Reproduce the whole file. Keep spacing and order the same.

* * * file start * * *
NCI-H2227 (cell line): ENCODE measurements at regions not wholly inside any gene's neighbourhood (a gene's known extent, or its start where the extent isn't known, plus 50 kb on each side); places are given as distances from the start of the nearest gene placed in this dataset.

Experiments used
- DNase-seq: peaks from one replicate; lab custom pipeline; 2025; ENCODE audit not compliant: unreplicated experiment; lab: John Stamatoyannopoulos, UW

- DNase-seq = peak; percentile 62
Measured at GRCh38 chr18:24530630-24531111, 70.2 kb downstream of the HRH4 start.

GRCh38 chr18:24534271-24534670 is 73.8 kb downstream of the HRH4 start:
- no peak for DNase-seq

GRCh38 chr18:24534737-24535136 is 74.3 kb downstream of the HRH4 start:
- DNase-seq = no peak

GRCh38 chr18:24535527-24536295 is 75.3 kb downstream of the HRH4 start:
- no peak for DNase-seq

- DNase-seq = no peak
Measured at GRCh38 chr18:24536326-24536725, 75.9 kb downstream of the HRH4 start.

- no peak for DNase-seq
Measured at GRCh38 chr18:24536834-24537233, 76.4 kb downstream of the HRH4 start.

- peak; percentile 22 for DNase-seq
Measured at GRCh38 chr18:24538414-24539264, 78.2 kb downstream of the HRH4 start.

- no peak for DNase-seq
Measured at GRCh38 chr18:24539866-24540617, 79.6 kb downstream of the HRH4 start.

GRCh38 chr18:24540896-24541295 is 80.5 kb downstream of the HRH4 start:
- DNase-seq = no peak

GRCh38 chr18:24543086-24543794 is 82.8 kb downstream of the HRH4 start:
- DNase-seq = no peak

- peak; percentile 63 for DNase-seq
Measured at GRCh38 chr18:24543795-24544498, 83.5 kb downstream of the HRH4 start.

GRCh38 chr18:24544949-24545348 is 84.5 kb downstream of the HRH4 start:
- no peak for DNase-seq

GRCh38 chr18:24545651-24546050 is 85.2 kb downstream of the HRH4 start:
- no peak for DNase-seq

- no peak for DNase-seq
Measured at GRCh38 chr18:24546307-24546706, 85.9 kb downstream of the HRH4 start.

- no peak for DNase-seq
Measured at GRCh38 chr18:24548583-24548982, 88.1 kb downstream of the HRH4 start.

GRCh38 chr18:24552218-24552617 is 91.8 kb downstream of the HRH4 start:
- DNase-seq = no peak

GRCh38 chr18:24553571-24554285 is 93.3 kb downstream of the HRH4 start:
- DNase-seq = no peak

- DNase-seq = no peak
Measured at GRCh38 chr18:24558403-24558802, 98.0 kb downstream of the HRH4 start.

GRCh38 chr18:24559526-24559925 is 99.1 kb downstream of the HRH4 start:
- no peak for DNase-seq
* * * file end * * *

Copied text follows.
NCI-H2227 (cell line): ENCODE measurements at regions not wholly inside any gene's neighbourhood (a gene's known extent, or its start where the extent isn't known, plus 50 kb on each side); places are given as distances from the start of the nearest gene placed in this dataset.

Experiments used
- DNase-seq: peaks from one replicate; lab custom pipeline; 2025; ENCODE audit not compliant: unreplicated experiment; lab: John Stamatoyannopoulos, UW

- DNase-seq = peak; percentile 62
Measured at GRCh38 chr18:24530630-24531111, 70.2 kb downstream of the HRH4 start.

GRCh38 chr18:24534271-24534670 is 73.8 kb downstream of the HRH4 start:
- no peak for DNase-seq

GRCh38 chr18:24534737-24535136 is 74.3 kb downstream of the HRH4 start:
- DNase-seq = no peak

GRCh38 chr18:24535527-24536295 is 75.3 kb downstream of the HRH4 start:
- no peak for DNase-seq

- DNase-seq = no peak
Measured at GRCh38 chr18:24536326-24536725, 75.9 kb downstream of the HRH4 start.

- no peak for DNase-seq
Measured at GRCh38 chr18:24536834-24537233, 76.4 kb downstream of the HRH4 start.

- peak; percentile 22 for DNase-seq
Measured at GRCh38 chr18:24538414-24539264, 78.2 kb downstream of the HRH4 start.

- no peak for DNase-seq
Measured at GRCh38 chr18:24539866-24540617, 79.6 kb downstream of the HRH4 start.

GRCh38 chr18:24540896-24541295 is 80.5 kb downstream of the HRH4 start:
- DNase-seq = no peak

GRCh38 chr18:24543086-24543794 is 82.8 kb downstream of the HRH4 start:
- DNase-seq = no peak

- peak; percentile 63 for DNase-seq
Measured at GRCh38 chr18:24543795-24544498, 83.5 kb downstream of the HRH4 start.

GRCh38 chr18:24544949-24545348 is 84.5 kb downstream of the HRH4 start:
- no peak for DNase-seq

GRCh38 chr18:24545651-24546050 is 85.2 kb downstream of the HRH4 start:
- no peak for DNase-seq

- no peak for DNase-seq
Measured at GRCh38 chr18:24546307-24546706, 85.9 kb downstream of the HRH4 start.

- no peak for DNase-seq
Measured at GRCh38 chr18:24548583-24548982, 88.1 kb downstream of the HRH4 start.

GRCh38 chr18:24552218-24552617 is 91.8 kb downstream of the HRH4 start:
- DNase-seq = no peak

GRCh38 chr18:24553571-24554285 is 93.3 kb downstream of the HRH4 start:
- DNase-seq = no peak

- DNase-seq = no peak
Measured at GRCh38 chr18:24558403-24558802, 98.0 kb downstream of the HRH4 start.

GRCh38 chr18:24559526-24559925 is 99.1 kb downstream of the HRH4 start:
- no peak for DNase-seq